The Coachean Life Coach takes voluminous notes on the road, marking down every thought that might be relevant to making your life better. The entry presently at the top of his list, however, is baffling: "Regular vs excessive farting." That is it, in its entirety.
What exactly could that mean? What brought on this apparently important perception, so important that I felt compelled to write it down? Was there farting occuring at the time the note was taken? Was it regular farting, or farting of the excessive persuasion? What is regular farting, for that matter? Or excessive farting? And most importantly, who was the farter?
We will, apparently, never know. This is the down side to taking voluminous notes on the spur of the moment. If the note is overly cryptic, you will be left with nothing but a vague memory that something about something—in this case something about the passing of gas—was so important at the time that you felt the need to comment on it, but you were so sure at the time that its importance had made a lasting impression that you didn't feel the need to elaborate, thus leaving nothing behind but an enigmatic squib, the meaning of which you will never unravel.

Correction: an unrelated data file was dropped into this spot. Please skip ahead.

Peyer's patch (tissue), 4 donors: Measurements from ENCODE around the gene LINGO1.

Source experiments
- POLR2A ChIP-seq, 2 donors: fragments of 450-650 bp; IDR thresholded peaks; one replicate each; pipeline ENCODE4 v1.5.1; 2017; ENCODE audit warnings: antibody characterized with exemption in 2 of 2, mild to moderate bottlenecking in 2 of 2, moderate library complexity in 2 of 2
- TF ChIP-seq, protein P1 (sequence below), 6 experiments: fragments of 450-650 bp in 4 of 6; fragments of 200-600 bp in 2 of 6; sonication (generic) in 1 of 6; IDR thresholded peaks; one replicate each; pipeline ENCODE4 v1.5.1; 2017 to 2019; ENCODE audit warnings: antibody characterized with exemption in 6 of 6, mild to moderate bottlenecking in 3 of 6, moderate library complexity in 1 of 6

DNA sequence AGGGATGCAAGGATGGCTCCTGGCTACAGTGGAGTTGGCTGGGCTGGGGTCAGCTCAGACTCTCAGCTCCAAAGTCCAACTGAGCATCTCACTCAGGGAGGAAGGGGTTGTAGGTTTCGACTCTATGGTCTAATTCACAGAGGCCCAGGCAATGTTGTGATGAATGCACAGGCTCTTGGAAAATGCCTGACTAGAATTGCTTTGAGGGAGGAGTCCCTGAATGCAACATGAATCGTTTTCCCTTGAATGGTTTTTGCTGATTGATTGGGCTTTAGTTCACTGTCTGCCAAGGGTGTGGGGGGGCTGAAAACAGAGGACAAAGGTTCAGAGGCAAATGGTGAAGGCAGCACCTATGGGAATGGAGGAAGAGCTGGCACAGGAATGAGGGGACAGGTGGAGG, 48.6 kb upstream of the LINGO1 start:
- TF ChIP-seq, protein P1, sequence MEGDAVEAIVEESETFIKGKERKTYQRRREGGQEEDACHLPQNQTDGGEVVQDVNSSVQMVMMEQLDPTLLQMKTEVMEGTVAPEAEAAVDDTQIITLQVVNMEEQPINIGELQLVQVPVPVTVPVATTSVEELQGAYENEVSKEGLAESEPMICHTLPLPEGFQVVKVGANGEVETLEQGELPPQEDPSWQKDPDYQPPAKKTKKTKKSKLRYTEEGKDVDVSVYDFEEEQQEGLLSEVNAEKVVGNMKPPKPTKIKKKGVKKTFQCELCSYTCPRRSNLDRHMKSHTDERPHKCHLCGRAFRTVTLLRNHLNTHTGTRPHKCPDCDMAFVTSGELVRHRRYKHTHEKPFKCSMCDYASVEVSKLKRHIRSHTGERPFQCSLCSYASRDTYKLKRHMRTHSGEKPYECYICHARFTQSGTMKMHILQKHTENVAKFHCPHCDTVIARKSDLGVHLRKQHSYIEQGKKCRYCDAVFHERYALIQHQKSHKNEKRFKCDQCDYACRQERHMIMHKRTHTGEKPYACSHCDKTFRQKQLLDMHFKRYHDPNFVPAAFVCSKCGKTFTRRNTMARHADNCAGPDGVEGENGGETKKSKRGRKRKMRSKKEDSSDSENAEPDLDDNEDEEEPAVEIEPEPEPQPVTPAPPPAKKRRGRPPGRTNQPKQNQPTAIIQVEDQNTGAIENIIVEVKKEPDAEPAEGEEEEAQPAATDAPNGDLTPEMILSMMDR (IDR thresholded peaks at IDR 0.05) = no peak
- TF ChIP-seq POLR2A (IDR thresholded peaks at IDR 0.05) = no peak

In other words, if you're going to take notes, take good notes. Taking bad notes is like farting. Regularly or excessively. You will find momentary relief at best, but total, eternal bafflement at worst. (Okay, maybe that analogy doesn't really work, but if you start an essay with farting, you must end it with farting. Which in itself is a lesson for another day.)